Last Night’s TV – Natural World: The Chimpcam Project

by Lynn Connolly

This was a fascinating film, though actually not because of the chimps being given a camera inside a sturdy box; that part of the experiment actually fell rather short of being anything terribly interesting, but the chimps learning processes in the rest of the documentary were a treat to watch.

The Chimpcam Project was the brainchild of Betsy Herrelko, an American PhD student who wanted to learn more about how the cognitive abilities of chimps would manifest when taught to respond to a touch-screen and images of other chimps.

And the archive footage of other similar experiments was equally enthralling. We saw chimps adding up, using symbols to communicate, recognising words and objects and generally demonstrating that the difference of 2% in their DNA from ours isn’t necessarily a wide gulf.

However, the title of the programme – and the project – rather misled the viewer. The chimps were indeed given a camera – as I mentioned earlier, safely tucked away inside a chimp-proof box – but they were not taught or asked to associate with the purpose of the camera.

The only interesting thing to come of giving them the boxed camera was that some of the chimps recognised the screen as being similar to the one they used in the Research Pods at Edinburgh zoo.

In the Pods, they’d learned that they were rewarded for touching the images of coloured balls, and it took very little time for them to understand that whether random or sequential, if they touched the balls on screen, they got a peanut for their efforts.

This was then moved onto showing images from around the chimps’ enclosure as well as the room where their food was prepared, and one chimp in particular, Cindy, cottoned on quickly that if she touched the image of the food prep room, the image would enlarge for ten seconds, giving her the opportunity to see her dinner being prepared.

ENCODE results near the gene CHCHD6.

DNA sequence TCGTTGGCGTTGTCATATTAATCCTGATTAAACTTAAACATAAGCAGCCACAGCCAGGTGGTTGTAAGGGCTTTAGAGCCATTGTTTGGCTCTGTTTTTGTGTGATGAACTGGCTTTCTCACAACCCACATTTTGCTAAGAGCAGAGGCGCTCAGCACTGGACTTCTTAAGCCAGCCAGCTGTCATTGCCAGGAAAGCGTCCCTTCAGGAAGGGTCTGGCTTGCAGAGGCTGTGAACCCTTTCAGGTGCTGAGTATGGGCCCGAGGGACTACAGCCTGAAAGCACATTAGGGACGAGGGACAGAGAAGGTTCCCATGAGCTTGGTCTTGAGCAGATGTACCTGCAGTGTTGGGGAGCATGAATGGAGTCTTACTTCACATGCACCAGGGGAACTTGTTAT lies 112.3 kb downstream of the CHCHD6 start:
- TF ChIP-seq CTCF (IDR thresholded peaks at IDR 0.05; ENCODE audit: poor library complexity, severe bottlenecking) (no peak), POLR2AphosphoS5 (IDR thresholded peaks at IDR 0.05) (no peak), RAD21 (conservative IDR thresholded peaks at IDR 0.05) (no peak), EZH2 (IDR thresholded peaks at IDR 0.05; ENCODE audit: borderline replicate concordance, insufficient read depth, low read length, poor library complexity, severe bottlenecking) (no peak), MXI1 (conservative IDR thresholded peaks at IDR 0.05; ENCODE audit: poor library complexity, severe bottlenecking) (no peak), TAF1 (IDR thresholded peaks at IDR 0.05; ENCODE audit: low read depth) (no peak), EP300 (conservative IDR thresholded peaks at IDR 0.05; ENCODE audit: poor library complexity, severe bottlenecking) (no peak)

Another very interesting moment came when the chimps were shown footage of other chimps in the wild. Rather than touch the screen for a reward, many of the chimps simply watched, just like we’d sit back and watch TV.

Some of them did touch the screen, but it was speculated that this was in an attempt to get ‘closer’ to the images they were seeing rather than for reward, since they didn’t then look to the food chute for their treats.

Overall, the entire film was incredibly interesting; to me anyway. I’ve always been enthralled by chimpanzee behaviour and watching any experiment involving them is a must-see for me. However, as I said, the cam part fell rather flat.

We were shown “the world’s first” footage shot entirely by chimps, but it mainly consisted of licking the box and screen to get any interesting food residue. But nonetheless, an intriguing watch.

Lynn is an editor and writer here at Unreality TV and is trained psychotherapist and the author of two books. She's addicted to soaps, period drama and reality TV shows such as X Factor, I'm A Celeb and Big Brother.